(Check out the Friday Ark tomorrow at The Modulator. This week’s Carnival of the Cats will be up at Gigolo Kitty on Sunday.)

Monday, June 05, 2006

Circles of Justice

(Inspired by Imshin and Treppenwitz)

B’Maagalei Zedek (Circles of Justice), a grassroots social-justice organization founded in 2004, has issued a petition calling upon Education Minister Yuli Tamir to protect its most vulnerable workers from exploitation and to give them basic employment rights.

B’Maaglei Zedek is the organization that originated the Social Seal (tav hevrati in Hebrew), in effect a certificate of social kashrut, encouraging consumers to patronize restaurants and shops that pay their employees according to law and do not exploit them. (Scroll down the page for the relevant information.)

The petition is in Hebrew. Here is my own free translation of it. (Any mistakes in the translation are mine.)

A call to the Minister of Education, Yuli Tamir:
Let your first act be to stop the exploitation of contract employees in the educational system.
We ask that the first educational act you perform serve as an example to our children and school pupils.
The basic rights of human dignity and social justice (not to mention the principle of obeying the law) require that the acts of thievery against thousands of contract employees who work for the educational system as security guards and cleaning personnel be stopped.
At the entrances of our schools stand security guards who do not receive the minimum wage and benefits guaranteed them by law. Cleaning personnel, who arrive when the schools are already closed, are not paid on time and receive no benefits. The contracting firms that employ them often subject them to scandalously high fines for no reason at all.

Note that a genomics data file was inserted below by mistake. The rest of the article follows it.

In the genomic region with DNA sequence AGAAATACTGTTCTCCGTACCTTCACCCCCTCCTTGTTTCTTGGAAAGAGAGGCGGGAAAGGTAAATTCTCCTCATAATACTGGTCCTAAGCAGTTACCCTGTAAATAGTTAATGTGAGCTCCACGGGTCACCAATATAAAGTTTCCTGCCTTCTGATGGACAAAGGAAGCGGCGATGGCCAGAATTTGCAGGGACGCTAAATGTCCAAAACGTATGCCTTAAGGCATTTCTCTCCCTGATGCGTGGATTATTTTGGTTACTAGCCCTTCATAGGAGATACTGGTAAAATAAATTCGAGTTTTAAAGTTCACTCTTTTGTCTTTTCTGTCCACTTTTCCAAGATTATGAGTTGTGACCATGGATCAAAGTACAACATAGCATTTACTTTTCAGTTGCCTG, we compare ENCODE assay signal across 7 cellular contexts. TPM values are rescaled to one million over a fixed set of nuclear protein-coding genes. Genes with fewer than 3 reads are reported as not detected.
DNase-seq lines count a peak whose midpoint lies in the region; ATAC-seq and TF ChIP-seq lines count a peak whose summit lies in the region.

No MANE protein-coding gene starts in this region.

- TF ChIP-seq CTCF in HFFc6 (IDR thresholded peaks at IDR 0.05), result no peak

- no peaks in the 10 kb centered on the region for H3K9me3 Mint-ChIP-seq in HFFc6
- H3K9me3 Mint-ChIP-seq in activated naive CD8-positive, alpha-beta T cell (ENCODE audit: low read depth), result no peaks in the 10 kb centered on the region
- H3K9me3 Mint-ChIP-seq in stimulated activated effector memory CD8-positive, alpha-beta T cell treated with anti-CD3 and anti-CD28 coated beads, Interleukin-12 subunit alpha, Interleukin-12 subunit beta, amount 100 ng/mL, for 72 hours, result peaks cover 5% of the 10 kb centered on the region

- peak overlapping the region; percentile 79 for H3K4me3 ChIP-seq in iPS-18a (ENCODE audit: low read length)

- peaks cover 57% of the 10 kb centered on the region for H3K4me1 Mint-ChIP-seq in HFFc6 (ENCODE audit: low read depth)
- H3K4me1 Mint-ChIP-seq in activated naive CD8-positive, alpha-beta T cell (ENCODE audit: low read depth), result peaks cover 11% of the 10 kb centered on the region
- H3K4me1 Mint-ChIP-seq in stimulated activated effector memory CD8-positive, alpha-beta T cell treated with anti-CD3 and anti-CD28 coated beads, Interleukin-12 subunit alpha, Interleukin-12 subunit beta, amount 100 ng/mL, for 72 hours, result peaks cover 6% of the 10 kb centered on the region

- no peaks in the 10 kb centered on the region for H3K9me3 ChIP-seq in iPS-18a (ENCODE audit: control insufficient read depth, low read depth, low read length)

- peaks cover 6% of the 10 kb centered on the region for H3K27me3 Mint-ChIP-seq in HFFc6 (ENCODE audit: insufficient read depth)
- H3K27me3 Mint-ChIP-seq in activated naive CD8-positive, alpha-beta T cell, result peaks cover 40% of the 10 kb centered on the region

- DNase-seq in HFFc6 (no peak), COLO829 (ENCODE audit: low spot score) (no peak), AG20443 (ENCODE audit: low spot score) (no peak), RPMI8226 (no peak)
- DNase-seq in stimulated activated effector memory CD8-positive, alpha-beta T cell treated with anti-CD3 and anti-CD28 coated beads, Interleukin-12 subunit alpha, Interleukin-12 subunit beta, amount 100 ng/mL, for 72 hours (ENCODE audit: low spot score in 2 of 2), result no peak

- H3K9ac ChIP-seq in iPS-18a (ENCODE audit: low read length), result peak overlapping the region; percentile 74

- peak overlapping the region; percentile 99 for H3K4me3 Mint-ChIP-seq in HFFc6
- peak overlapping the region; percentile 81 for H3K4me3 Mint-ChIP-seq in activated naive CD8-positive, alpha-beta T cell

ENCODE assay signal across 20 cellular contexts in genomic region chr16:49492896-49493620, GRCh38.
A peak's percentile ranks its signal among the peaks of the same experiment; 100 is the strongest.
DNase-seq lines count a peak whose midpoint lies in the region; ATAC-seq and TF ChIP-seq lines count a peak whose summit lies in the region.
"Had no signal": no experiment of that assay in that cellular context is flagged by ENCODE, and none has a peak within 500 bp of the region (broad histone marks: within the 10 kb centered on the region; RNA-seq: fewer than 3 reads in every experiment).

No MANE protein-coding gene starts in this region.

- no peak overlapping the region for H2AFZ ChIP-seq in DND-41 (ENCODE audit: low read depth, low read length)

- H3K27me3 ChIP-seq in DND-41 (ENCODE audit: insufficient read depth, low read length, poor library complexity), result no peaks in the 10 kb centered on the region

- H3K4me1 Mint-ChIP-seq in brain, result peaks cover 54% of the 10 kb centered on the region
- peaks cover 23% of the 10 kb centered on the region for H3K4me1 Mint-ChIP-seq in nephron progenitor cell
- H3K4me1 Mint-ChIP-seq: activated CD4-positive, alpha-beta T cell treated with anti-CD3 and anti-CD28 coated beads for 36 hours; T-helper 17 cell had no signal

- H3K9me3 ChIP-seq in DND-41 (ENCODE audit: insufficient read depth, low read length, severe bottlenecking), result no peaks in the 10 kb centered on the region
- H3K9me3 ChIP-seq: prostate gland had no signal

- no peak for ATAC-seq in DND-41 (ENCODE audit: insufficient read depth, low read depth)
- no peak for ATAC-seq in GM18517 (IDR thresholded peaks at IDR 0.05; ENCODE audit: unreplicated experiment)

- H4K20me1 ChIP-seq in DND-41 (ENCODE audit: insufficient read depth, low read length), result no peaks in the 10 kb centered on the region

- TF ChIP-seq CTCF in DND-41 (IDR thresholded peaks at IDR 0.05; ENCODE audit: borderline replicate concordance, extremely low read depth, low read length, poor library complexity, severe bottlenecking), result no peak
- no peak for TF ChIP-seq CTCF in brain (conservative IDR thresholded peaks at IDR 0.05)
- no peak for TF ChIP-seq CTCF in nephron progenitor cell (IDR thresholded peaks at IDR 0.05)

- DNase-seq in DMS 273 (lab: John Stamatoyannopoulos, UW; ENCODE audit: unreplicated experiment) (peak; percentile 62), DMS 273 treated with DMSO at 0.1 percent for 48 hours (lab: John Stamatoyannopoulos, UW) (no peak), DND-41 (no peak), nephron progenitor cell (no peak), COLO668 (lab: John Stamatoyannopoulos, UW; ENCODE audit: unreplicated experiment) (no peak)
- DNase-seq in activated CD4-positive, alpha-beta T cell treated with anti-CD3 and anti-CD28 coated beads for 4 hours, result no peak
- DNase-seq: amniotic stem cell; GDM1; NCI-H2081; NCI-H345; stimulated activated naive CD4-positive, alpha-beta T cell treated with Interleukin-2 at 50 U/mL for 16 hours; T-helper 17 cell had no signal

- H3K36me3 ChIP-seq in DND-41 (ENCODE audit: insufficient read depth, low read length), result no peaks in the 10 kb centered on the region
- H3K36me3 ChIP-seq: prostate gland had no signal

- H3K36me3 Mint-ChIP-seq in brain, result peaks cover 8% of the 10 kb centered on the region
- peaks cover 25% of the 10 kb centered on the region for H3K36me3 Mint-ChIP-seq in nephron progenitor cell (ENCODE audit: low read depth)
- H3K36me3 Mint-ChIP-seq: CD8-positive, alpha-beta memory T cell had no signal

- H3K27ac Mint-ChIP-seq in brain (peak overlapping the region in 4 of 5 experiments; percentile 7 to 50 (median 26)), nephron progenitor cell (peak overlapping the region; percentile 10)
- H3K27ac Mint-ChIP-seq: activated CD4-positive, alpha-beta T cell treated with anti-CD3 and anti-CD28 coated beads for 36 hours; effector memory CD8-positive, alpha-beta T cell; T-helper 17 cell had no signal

The ministry you lead cannot ignore this. It must not act hypocritically, providing an education while exploiting its workers so severely.
The accountants who work for the Ministry of Education wilfully ignore the exploitation by choosing contractors whose prices are so low that they cannot possibly provide their workers with the most minimal salary and benefits.
Even if this decision involves an increase in the budget, and even if, in the worst case, it involves cutting half the teaching hours (a cutback which must be fought), we believe that an hour of real educational action that will serve as an example to our children is worth an hour of pompous talk about principles.

One can sign the petition in English as well. From right to left, the fields are: name, age, profession, e-mail address and telephone number. The only required area is the one for the signer’s name, which is marked with a red asterisk. To send your signature, click the button below the spaces provided, just above the list of names.